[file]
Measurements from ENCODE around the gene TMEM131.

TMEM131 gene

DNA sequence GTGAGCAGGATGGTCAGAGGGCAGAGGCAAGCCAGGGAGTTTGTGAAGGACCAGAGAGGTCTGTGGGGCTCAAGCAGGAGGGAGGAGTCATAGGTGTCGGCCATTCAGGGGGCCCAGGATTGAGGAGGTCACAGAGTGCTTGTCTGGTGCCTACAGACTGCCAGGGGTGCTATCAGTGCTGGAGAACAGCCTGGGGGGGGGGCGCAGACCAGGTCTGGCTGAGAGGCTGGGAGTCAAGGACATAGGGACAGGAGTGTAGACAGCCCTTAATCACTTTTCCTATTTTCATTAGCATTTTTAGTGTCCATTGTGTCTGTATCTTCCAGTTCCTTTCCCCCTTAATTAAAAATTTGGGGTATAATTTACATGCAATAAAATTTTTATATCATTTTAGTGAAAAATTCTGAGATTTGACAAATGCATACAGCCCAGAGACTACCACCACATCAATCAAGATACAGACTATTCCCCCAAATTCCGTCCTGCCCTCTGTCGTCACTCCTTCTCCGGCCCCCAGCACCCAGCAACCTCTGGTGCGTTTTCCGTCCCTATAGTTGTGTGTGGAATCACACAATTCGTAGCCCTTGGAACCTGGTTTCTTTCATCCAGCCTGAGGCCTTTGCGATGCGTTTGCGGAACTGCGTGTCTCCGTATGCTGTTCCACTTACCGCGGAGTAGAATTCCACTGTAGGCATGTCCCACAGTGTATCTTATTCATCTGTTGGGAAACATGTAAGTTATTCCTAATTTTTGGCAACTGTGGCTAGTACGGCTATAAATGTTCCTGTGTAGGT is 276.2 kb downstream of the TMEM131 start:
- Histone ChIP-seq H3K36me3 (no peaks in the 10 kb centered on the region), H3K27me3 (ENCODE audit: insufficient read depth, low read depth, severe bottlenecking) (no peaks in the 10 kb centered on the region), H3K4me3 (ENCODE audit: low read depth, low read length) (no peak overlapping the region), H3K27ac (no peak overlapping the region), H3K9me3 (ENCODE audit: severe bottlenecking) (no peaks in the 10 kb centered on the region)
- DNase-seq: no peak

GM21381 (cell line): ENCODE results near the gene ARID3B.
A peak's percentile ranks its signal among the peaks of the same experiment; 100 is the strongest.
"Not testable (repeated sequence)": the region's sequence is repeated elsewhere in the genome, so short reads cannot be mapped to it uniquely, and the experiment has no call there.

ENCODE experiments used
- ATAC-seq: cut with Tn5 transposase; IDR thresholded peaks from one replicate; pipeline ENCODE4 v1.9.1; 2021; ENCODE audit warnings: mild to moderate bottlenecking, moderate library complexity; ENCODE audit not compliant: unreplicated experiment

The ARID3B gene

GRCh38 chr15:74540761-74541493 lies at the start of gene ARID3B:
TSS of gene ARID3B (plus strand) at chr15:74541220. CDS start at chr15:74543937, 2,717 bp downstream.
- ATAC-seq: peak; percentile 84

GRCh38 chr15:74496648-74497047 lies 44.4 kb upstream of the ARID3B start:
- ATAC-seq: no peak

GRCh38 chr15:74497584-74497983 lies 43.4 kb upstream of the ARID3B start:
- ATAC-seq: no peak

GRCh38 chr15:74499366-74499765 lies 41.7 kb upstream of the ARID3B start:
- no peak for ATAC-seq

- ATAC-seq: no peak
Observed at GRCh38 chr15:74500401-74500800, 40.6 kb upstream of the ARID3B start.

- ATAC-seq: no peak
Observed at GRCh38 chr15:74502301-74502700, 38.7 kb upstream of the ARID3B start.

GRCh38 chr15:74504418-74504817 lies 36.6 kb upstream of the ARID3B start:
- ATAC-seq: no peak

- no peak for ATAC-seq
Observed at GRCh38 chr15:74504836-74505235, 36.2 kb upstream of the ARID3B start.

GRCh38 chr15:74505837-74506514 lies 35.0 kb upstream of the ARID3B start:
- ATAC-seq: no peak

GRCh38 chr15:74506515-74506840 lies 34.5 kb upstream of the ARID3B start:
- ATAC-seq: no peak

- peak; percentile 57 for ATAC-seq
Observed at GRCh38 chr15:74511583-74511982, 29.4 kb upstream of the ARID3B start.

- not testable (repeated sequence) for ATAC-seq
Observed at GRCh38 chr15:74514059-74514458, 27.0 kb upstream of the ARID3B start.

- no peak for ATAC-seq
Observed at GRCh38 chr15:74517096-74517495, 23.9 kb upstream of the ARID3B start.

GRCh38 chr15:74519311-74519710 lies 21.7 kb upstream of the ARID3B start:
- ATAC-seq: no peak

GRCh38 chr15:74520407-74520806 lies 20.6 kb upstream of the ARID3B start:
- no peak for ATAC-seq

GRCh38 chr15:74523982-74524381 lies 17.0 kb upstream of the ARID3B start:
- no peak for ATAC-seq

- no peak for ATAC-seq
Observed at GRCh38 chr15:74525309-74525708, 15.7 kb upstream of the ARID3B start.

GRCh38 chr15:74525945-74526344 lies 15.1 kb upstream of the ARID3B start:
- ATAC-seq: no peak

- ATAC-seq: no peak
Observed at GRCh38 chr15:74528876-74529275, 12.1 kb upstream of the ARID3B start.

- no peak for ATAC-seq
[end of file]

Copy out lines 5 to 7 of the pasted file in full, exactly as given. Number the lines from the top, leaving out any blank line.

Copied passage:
- DNase-seq: no peak

GM21381 (cell line): ENCODE results near the gene ARID3B.
A peak's percentile ranks its signal among the peaks of the same experiment; 100 is the strongest.